The Southwest’s most significant storm since spring 2019 delivered drought-easing precipitation in Arizona and portions of neighboring states, starting on November 19. A record-setting, 155-day streak without measurable precipitation finally ended in Saint George, Utah, as 1.29 inches fell in a 24-hour period on November 19-20. Elsewhere in Utah, Bryce Canyon Airport netted 1.85 inches in a 48-hour period from November 19-21. In northern Arizona, Flagstaff received 2.37 inches (6.6 inches of snow) on November 20-21. The 20th was a particularly wet day in several desert locations, including Kingman, Arizona (0.83 inch), and Las Vegas, Nevada (0.67 inch). From November 19-21, totals in southern California reached 2.67 inches in Campo and 2.14 inches in Ramona. Where the heaviest precipitation fell in southern California, abnormal dryness (D0) was removed. General reductions in the severity of moderate to severe drought (D1 to D2) were introduced across Arizona’s wettest areas, including the central one-third of the state. Farther east, however, drought continued to worsen in northeastern New Mexico, where severe drought (D2) was bridged across two previously existing areas. On November 24, New Mexico’s topsoil moisture was rated 57% very short to short, according to USDA, while subsoil moisture was 68% very short to short. Meanwhile, precipitation remained scarce across much of the Northwest. Although September was wet in the Northwest and October was rather cold, effects of short-term dryness are becoming more apparent in indicators such as streamflow, snowpack, and soil moisture. On November 24, topsoil moisture was rated 60% very short to short in Nevada, along with 44% in Oregon. Abnormal dry (D0) were expanded across northern sections of California and Nevada, as well as parts of Oregon and Washington. Through November 25, early-season snowpack was less than 25% of average in several river basins across California, Nevada, Oregon, and Washington. In addition, low streamflow values were apparent in the Pacific Northwest, especially across western Oregon.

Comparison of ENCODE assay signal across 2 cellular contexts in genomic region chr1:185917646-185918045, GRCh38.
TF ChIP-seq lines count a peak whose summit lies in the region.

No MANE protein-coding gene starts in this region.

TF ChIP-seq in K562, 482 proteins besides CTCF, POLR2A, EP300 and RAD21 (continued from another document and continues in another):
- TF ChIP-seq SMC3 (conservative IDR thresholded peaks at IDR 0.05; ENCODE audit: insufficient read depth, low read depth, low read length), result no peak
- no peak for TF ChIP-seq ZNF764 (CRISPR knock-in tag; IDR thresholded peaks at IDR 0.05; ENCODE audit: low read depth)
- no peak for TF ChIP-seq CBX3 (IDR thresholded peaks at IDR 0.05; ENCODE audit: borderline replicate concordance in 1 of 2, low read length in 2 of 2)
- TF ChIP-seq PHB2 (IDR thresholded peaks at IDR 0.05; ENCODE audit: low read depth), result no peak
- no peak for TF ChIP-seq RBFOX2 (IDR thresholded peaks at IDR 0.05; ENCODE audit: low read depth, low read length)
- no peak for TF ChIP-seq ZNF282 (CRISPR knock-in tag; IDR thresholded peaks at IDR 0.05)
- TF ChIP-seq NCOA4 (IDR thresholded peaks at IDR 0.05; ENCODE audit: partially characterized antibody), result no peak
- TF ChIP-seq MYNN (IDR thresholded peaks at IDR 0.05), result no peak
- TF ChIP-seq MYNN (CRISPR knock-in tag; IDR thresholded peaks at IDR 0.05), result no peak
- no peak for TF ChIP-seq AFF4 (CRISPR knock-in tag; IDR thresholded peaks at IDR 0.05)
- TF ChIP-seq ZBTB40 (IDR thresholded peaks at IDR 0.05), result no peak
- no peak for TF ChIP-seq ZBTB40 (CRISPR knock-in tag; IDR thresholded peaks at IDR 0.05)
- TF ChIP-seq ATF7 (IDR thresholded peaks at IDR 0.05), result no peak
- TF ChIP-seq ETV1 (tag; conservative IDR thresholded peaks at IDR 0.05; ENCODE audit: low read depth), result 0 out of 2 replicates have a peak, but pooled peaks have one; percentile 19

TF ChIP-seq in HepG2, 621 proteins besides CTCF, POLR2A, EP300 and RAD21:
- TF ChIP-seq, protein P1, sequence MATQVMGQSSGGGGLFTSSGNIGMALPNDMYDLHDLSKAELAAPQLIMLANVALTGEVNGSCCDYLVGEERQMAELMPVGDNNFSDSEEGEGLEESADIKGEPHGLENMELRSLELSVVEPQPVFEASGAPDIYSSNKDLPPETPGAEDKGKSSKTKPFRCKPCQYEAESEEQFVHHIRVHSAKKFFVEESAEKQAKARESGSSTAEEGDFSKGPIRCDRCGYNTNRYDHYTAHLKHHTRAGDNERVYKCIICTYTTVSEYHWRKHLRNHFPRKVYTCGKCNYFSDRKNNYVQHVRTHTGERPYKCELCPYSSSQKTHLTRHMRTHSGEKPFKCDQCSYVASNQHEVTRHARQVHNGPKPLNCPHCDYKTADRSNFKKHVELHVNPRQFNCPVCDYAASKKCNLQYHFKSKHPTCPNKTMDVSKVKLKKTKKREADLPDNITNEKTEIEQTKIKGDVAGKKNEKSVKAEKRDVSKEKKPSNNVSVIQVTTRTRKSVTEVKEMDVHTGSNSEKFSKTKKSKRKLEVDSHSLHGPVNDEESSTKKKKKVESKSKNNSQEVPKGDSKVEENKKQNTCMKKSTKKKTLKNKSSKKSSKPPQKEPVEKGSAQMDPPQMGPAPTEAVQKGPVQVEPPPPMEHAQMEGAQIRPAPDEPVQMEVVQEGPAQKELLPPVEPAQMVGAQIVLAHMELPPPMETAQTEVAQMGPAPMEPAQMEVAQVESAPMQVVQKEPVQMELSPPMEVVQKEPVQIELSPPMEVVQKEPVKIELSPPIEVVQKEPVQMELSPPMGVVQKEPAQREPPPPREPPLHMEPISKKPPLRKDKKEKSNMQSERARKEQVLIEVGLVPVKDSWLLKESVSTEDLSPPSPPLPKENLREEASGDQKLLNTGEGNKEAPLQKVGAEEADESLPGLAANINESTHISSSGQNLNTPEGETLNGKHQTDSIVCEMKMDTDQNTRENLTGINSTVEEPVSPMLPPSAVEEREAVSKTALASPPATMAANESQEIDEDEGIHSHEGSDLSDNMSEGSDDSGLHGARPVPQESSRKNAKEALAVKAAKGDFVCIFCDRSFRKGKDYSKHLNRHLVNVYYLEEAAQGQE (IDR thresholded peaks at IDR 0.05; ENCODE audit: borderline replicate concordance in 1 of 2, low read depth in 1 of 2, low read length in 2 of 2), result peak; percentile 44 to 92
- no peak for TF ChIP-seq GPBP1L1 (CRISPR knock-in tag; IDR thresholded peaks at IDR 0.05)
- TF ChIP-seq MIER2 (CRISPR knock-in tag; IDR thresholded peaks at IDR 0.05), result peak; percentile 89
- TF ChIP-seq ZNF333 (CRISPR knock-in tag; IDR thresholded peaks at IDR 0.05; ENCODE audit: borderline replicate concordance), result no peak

During the remainder of Thanksgiving week, a pair of major storm systems will result in a variety of weather hazards across the country. Both low-pressure systems will take similar paths across the central Plains, upper Midwest, and Northeast, although the latter storm will be a higher-impact event across the West. Five-day precipitation totals could broadly reach 1 to 3 inches or more from the Plains to the Appalachians, with higher liquid amounts (in the form of heavy snow) expected in some Western mountain locations—especially in California and the Southwest. East of the Rockies, both storms have the potential to produce major accumulations of wind-driven snow, particularly across portions of the northern and central Plains and upper Midwest, leading to holiday-week travel disruptions. In addition, strong to locally severe thunderstorms could sweep across the South, especially on November 29-30. By December 1, a coastal low-pressure system may begin to intensify along the Atlantic Seaboard, while a new Pacific storm will begin to affect the Far West.
The NWS 6- to 10-day outlook for December 2 – 6 calls for the likelihood of near- or below-normal temperatures nationwide, except for warmer-than-normal weather in coastal California and across portions of the southern High Plains and the Southwest. Meanwhile, near- or below-normal precipitation in the eastern half of the country should contrast with wetter-than-normal conditions from California to the Rockies and northern High Plains.